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A Robert R. McCammon science-fiction horror novel. The residents of a Dying Town plagued by racial tensions find themselves with more important things to worry about than their previous feuds and fears when two alien life forms arrive. One possesses the body of a young girl to hide from the second alien, a Bounty Hunter for a genocidal empire who wants to capture the other for very sinister purposes and also has ill designs for Earth in general.

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Tropes;

  • Beware My Stinger Tail: The alien antagonist and the biomechanical replicants it creates have segmented tails ending in a heavy ball of spikes which are used as brutal weapons (and in the case of the larger replicants, they are also used to demolish buildings and cars like a wrecking ball).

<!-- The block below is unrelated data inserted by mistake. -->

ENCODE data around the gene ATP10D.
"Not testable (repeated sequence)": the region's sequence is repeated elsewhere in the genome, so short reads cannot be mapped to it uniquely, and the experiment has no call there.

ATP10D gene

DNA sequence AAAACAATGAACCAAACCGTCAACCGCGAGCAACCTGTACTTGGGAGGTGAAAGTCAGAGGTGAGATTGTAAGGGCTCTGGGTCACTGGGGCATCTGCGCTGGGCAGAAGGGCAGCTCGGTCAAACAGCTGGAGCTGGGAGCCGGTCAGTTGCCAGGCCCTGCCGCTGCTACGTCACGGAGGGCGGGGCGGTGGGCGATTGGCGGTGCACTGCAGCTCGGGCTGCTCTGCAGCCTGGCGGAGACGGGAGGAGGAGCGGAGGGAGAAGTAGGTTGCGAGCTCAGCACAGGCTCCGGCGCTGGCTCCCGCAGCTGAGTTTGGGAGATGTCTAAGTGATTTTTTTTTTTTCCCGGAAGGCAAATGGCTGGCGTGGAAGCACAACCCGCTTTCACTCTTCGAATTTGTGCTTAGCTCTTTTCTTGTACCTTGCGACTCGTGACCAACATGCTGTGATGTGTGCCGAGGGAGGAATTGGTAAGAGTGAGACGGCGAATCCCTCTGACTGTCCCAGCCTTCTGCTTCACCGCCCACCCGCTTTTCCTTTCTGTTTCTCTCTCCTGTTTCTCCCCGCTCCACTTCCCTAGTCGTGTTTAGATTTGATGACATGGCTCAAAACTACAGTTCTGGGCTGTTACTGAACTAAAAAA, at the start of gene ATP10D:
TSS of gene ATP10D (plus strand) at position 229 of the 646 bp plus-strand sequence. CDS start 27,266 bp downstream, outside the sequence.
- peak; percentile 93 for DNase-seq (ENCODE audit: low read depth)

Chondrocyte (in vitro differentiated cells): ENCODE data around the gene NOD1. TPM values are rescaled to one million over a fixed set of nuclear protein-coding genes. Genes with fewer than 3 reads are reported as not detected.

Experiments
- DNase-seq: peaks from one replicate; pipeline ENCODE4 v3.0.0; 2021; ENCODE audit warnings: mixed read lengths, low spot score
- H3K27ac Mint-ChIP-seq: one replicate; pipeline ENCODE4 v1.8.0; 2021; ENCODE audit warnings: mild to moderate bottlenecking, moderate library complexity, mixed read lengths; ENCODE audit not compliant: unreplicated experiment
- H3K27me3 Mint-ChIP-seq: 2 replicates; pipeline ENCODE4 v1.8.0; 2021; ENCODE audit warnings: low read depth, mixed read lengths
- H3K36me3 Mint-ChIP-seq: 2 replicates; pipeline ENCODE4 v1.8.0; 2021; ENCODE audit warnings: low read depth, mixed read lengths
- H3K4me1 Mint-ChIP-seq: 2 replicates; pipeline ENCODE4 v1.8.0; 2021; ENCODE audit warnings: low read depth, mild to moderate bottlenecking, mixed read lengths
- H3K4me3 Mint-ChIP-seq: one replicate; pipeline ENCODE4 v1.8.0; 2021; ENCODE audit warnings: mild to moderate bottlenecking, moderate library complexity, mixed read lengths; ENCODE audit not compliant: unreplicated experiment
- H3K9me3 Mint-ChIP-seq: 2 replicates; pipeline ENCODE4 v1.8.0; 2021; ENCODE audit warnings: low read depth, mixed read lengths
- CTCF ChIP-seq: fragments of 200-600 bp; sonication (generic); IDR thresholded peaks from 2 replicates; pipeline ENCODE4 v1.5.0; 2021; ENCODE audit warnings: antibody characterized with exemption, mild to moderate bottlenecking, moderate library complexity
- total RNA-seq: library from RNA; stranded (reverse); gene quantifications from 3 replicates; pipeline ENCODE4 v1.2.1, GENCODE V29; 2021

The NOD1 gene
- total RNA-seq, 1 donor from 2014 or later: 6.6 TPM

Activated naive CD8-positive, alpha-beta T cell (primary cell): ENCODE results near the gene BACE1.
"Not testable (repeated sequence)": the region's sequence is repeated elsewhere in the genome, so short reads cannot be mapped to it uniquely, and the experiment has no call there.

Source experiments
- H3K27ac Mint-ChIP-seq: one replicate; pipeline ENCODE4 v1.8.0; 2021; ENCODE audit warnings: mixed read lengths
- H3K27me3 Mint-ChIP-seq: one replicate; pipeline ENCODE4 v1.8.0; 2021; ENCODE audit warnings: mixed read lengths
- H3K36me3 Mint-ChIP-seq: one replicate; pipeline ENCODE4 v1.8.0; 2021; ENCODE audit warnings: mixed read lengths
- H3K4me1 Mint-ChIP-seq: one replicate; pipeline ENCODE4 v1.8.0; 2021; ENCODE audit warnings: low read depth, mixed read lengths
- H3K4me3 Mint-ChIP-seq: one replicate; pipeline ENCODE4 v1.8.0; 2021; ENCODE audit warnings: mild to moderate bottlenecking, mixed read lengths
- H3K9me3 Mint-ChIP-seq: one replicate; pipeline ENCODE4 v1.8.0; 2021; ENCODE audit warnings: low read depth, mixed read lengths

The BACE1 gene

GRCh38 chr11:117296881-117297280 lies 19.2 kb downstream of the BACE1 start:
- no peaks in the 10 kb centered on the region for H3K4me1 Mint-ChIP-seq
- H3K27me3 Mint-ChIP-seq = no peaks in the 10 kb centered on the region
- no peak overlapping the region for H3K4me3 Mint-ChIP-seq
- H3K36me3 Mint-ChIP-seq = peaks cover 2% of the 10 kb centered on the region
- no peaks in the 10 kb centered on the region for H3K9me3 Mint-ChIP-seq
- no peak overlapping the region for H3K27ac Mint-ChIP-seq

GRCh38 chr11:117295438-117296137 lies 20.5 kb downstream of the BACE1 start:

• Bittersweet Ending: Stinger is killed and Daufin manages to successfully flee from earth all the while the house of Fist never finds out about Earth's location. However it still came at the cost of many lives of the people in the town such as Cody's dad and likewise Inferno is probably damage to the point of no return. However the last page ends on a happy note with both Ray and Cody making peace with each other and walking off together as friends.
  • Brick Joke: There is eight million dollars missing from what little remains of the town founder's estate. It gets unearthed in the final battle and the wind distributes it amongst the town folks.